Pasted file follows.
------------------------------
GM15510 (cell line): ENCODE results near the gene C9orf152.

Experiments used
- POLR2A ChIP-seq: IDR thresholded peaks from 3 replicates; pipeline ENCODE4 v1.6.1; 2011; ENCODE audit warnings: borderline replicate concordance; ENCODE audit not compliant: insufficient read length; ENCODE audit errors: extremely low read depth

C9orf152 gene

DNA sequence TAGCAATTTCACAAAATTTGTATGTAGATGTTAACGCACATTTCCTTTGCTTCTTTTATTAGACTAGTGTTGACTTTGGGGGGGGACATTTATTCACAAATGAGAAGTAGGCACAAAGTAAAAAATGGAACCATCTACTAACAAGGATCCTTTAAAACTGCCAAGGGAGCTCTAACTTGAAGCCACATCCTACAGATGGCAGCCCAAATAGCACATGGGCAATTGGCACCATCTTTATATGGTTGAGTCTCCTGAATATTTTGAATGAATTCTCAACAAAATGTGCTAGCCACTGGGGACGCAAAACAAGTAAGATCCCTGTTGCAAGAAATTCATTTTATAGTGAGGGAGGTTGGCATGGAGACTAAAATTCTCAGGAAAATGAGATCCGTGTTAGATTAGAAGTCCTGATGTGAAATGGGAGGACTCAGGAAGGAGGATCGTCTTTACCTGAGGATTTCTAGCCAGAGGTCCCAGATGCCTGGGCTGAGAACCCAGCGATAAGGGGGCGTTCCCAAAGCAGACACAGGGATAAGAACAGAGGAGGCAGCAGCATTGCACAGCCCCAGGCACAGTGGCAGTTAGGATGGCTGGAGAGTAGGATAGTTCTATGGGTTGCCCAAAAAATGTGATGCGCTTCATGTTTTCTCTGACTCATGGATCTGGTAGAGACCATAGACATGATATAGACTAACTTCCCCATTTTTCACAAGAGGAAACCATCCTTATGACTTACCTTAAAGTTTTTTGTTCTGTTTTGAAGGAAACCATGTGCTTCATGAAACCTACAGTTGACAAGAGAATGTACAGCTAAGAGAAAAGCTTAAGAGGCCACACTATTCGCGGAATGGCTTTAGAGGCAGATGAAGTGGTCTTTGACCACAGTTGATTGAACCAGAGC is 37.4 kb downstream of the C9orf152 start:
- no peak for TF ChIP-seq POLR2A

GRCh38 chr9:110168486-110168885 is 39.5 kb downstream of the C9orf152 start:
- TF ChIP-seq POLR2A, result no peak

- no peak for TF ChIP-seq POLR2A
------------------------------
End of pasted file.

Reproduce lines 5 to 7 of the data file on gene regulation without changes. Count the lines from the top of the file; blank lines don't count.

DNA sequence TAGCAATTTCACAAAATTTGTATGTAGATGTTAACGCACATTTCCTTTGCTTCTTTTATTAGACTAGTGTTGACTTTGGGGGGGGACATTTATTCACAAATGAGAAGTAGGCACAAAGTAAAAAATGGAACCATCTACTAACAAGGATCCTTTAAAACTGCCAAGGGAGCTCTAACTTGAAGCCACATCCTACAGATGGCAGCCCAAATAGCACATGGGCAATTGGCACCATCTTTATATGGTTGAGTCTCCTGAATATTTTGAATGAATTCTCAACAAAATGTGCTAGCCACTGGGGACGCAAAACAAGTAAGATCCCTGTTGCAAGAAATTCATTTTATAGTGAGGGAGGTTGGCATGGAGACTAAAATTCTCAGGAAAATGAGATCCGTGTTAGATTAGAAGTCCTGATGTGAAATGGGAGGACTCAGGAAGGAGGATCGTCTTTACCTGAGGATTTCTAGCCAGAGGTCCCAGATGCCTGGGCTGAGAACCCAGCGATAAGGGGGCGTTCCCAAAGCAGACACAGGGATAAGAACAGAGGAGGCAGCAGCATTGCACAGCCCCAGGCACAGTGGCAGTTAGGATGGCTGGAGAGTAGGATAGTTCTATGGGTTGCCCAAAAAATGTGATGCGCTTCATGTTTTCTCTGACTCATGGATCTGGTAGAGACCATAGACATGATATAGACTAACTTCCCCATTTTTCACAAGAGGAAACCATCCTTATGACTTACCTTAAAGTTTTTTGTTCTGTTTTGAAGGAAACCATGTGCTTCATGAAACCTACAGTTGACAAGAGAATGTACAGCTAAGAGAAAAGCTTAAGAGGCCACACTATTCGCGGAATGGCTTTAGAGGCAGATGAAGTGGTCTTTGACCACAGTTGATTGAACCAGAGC is 37.4 kb downstream of the C9orf152 start:
- no peak for TF ChIP-seq POLR2A

GRCh38 chr9:110168486-110168885 is 39.5 kb downstream of the C9orf152 start: